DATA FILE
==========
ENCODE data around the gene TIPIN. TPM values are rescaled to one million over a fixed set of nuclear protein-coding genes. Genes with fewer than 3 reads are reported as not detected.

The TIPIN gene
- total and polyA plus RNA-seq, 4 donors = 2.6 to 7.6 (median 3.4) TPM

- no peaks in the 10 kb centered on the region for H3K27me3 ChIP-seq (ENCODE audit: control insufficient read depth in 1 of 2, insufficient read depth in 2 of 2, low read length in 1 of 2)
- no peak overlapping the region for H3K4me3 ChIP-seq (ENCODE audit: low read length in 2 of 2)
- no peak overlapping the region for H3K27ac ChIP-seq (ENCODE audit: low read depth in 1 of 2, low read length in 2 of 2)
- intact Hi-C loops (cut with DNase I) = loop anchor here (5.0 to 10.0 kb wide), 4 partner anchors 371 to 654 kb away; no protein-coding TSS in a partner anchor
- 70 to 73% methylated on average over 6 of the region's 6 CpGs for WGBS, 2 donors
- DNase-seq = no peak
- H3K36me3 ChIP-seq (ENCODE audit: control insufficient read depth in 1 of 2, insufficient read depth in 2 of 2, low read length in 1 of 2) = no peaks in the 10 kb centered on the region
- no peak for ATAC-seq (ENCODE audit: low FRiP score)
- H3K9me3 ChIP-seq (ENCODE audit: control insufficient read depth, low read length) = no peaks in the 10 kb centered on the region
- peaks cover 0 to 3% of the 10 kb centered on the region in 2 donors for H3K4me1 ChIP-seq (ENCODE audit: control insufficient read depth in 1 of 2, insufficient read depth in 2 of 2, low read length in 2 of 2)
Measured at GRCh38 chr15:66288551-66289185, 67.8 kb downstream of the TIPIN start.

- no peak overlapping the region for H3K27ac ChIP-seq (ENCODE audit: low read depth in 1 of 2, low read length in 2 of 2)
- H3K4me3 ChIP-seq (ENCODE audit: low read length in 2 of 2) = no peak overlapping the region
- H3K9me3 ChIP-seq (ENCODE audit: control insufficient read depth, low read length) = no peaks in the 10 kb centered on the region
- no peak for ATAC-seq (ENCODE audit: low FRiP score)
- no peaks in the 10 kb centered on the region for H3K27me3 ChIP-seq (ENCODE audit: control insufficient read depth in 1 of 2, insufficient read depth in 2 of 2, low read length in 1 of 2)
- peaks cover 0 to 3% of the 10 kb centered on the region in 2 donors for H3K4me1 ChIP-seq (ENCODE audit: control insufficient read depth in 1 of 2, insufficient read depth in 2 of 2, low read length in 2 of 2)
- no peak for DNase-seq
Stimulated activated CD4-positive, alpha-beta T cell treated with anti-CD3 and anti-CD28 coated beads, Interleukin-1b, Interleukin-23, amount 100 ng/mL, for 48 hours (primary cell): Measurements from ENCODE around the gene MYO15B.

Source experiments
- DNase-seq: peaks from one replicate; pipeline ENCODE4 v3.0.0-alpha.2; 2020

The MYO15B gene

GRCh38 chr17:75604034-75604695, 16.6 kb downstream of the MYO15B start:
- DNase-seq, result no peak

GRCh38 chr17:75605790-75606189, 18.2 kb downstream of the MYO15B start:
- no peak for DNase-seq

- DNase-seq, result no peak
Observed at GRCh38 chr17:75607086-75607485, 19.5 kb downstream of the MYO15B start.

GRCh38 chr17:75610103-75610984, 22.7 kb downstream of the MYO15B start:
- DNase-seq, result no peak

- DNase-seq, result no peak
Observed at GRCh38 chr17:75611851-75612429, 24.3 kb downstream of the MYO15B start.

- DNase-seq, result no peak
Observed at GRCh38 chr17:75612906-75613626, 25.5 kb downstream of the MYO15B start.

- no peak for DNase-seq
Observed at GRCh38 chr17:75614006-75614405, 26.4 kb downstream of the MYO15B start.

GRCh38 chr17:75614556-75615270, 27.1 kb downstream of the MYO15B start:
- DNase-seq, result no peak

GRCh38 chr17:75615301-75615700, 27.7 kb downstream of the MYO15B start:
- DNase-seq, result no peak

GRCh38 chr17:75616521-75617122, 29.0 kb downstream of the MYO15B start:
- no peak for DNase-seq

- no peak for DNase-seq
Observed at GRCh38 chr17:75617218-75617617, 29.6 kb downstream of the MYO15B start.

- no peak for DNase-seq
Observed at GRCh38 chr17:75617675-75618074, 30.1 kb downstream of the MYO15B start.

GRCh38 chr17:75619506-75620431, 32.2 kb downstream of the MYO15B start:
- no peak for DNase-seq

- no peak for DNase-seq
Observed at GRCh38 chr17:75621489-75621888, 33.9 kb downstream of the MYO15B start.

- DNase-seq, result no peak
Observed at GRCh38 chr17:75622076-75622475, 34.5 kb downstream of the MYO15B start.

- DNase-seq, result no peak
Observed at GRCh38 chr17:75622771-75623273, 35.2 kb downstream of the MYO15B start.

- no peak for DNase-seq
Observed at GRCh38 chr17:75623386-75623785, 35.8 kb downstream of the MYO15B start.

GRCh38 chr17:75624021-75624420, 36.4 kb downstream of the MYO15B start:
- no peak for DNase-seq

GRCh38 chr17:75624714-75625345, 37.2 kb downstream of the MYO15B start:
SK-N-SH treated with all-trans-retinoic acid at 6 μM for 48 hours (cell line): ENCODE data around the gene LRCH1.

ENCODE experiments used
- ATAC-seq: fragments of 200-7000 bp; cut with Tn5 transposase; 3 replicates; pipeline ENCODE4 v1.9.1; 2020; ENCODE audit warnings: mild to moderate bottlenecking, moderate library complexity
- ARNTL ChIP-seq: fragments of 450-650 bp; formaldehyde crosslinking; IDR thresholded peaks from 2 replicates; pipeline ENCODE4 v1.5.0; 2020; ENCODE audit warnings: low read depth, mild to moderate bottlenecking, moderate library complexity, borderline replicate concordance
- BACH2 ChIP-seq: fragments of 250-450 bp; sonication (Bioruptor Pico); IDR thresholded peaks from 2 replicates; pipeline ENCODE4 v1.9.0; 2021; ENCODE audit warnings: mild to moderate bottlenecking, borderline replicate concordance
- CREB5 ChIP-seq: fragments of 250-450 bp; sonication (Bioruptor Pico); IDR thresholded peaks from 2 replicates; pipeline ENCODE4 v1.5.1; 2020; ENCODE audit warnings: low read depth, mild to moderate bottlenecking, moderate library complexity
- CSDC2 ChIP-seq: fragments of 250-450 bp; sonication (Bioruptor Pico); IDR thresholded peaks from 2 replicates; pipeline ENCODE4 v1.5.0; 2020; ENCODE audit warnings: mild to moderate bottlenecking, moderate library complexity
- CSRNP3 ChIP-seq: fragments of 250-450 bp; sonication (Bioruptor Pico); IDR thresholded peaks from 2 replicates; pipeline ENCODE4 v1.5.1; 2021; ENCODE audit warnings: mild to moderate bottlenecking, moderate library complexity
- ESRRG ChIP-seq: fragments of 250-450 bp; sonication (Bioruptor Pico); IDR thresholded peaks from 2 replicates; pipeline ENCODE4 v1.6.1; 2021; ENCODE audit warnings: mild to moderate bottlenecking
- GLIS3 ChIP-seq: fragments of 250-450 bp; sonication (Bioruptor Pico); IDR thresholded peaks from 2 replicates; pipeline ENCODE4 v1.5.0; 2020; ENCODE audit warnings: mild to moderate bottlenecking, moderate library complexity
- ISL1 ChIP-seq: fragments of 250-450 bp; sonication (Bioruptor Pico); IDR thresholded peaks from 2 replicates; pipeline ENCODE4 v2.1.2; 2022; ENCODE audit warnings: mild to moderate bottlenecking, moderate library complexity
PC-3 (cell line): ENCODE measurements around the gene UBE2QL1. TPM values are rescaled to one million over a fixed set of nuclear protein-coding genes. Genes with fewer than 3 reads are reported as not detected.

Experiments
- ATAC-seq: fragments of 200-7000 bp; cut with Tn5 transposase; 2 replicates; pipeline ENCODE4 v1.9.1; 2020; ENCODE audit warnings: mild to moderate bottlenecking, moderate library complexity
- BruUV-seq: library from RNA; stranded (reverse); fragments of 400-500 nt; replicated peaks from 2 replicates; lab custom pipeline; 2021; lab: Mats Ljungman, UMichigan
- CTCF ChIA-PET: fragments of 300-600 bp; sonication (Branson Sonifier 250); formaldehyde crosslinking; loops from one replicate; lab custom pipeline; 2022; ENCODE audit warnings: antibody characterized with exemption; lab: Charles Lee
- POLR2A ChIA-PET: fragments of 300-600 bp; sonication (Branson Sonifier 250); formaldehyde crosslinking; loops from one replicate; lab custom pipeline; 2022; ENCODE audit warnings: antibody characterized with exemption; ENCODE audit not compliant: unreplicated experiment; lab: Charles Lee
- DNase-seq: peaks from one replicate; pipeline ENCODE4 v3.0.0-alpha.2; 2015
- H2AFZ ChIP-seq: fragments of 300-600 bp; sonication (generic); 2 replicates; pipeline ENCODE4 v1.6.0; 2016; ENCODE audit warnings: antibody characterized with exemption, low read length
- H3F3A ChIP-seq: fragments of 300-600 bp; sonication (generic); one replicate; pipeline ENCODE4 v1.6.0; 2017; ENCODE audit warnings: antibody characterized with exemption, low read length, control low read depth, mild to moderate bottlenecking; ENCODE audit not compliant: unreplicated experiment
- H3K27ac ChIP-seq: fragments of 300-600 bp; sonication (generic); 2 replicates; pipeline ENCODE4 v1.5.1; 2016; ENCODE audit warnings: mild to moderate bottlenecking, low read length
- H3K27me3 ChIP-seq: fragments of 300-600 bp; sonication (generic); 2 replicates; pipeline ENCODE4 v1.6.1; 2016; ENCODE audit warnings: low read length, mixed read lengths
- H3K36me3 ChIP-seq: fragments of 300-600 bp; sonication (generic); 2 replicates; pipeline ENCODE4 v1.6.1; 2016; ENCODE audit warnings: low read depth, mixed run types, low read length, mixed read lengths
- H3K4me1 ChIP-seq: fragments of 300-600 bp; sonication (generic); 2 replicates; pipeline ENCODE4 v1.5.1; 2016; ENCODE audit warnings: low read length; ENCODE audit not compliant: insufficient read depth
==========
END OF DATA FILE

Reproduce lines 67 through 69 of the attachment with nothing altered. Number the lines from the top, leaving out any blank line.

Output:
- BACH2 ChIP-seq: fragments of 250-450 bp; sonication (Bioruptor Pico); IDR thresholded peaks from 2 replicates; pipeline ENCODE4 v1.9.0; 2021; ENCODE audit warnings: mild to moderate bottlenecking, borderline replicate concordance
- CREB5 ChIP-seq: fragments of 250-450 bp; sonication (Bioruptor Pico); IDR thresholded peaks from 2 replicates; pipeline ENCODE4 v1.5.1; 2020; ENCODE audit warnings: low read depth, mild to moderate bottlenecking, moderate library complexity
- CSDC2 ChIP-seq: fragments of 250-450 bp; sonication (Bioruptor Pico); IDR thresholded peaks from 2 replicates; pipeline ENCODE4 v1.5.0; 2020; ENCODE audit warnings: mild to moderate bottlenecking, moderate library complexity